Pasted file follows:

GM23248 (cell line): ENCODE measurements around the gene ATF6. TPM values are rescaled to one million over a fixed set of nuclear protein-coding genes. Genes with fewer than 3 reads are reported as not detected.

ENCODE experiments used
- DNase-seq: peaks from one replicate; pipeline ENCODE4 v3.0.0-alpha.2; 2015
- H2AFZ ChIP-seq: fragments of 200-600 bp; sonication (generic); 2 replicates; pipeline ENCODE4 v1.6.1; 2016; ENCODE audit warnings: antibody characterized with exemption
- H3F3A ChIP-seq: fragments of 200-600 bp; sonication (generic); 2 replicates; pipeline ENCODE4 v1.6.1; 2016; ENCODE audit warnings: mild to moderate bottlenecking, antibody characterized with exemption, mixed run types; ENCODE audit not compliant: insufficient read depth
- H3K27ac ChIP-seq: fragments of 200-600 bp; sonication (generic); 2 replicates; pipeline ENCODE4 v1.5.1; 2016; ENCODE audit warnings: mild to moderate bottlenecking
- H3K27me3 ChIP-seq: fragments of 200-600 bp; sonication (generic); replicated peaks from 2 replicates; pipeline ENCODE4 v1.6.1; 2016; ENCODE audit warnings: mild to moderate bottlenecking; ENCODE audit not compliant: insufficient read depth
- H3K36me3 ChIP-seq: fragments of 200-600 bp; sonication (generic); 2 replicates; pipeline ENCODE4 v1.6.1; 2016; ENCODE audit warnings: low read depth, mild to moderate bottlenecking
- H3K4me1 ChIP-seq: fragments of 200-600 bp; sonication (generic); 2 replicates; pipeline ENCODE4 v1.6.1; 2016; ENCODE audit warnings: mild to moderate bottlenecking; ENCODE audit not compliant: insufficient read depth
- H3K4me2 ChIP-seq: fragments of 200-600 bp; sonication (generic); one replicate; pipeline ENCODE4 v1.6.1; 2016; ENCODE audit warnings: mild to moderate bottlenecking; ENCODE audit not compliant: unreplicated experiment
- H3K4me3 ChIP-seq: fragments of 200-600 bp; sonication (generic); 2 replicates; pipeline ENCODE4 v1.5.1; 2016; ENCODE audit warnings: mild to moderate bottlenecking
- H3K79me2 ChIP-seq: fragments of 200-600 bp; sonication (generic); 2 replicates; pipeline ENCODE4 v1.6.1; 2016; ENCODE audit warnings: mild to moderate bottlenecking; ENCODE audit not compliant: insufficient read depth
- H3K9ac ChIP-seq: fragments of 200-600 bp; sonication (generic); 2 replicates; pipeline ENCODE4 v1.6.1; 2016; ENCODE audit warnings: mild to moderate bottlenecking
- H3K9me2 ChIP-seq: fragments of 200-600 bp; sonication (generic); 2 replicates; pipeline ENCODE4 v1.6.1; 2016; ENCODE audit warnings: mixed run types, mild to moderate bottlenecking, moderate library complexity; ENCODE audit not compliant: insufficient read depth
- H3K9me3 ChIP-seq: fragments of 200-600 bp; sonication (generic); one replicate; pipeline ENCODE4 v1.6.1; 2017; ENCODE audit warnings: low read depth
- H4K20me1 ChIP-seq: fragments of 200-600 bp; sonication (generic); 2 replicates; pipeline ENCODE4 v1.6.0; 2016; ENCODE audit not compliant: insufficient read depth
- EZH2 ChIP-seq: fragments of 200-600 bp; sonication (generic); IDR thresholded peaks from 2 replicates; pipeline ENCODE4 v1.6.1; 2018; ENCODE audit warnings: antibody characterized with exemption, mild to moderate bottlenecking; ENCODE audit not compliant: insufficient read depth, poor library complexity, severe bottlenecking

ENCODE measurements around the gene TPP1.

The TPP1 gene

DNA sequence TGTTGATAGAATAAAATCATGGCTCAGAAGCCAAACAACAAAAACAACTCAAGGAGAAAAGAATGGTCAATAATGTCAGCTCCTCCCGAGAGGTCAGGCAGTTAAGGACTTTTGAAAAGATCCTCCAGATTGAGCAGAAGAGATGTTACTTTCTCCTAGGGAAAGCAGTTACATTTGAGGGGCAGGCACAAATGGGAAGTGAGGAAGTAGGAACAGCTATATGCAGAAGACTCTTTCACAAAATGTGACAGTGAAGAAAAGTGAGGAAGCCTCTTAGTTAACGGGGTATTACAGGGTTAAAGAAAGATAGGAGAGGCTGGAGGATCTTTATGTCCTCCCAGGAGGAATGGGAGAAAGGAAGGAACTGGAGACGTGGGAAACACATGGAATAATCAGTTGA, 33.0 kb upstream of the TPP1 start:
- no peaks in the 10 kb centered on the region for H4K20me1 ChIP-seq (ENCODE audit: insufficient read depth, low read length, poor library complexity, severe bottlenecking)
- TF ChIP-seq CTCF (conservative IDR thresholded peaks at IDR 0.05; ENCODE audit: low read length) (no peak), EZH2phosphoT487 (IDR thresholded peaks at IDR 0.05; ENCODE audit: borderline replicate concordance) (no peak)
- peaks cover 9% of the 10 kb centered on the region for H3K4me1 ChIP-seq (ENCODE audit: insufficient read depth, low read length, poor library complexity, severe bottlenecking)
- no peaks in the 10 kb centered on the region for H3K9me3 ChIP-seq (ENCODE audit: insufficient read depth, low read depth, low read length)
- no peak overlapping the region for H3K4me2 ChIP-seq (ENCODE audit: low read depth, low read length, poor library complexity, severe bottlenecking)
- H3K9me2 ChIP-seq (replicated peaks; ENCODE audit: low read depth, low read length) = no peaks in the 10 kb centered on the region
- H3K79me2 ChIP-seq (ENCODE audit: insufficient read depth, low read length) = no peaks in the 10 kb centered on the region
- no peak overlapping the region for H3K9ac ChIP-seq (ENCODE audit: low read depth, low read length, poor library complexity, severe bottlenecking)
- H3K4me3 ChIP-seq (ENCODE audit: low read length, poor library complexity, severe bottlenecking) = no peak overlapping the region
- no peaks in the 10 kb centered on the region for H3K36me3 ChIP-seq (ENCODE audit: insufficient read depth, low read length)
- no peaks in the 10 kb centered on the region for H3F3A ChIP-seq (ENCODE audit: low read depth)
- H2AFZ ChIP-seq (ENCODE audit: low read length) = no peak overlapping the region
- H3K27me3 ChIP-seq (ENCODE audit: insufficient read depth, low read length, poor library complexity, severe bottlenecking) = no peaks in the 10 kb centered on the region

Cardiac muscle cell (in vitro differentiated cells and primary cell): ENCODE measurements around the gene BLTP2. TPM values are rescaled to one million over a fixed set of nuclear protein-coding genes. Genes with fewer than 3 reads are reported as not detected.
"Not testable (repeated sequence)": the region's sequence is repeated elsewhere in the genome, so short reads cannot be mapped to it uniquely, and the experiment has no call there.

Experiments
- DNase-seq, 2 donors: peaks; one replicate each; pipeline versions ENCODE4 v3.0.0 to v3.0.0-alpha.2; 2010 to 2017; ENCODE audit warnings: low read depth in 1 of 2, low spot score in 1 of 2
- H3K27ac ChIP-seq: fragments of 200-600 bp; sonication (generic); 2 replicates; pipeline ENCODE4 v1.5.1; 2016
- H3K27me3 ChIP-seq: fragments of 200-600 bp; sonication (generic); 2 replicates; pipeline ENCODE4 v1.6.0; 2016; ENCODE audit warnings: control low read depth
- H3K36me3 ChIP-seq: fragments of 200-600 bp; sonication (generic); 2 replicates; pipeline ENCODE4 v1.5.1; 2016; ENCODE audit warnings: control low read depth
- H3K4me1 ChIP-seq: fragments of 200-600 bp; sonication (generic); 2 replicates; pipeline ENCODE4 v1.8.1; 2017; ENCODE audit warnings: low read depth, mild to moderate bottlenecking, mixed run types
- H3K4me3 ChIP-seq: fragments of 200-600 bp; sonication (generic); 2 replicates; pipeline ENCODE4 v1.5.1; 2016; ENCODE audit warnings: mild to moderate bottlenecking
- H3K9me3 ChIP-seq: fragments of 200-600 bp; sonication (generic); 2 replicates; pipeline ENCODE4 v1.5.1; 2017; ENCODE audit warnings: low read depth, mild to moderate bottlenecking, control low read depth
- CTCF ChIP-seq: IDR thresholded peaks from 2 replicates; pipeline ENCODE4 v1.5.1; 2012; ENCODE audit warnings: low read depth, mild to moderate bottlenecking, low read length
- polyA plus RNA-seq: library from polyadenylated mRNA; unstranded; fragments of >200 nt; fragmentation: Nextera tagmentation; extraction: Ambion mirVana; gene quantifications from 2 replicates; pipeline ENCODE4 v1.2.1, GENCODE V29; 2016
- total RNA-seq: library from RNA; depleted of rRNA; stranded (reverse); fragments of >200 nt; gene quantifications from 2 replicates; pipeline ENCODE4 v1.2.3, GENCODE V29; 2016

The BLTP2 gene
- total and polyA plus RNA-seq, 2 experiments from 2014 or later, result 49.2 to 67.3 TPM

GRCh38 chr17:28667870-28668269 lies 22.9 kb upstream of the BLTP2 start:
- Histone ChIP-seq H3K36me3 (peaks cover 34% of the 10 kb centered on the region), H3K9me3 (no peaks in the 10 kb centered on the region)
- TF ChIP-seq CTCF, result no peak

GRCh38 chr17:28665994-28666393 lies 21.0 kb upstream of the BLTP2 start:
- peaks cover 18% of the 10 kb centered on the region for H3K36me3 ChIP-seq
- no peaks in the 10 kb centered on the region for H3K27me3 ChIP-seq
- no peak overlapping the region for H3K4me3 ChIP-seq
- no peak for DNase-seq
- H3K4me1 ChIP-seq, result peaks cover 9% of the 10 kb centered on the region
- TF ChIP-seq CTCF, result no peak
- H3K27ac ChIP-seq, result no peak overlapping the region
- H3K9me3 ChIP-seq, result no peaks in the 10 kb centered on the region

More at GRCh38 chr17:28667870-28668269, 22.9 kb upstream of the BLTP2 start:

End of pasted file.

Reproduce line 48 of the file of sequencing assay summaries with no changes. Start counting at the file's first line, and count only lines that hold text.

- total and polyA plus RNA-seq, 2 experiments from 2014 or later, result 49.2 to 67.3 TPM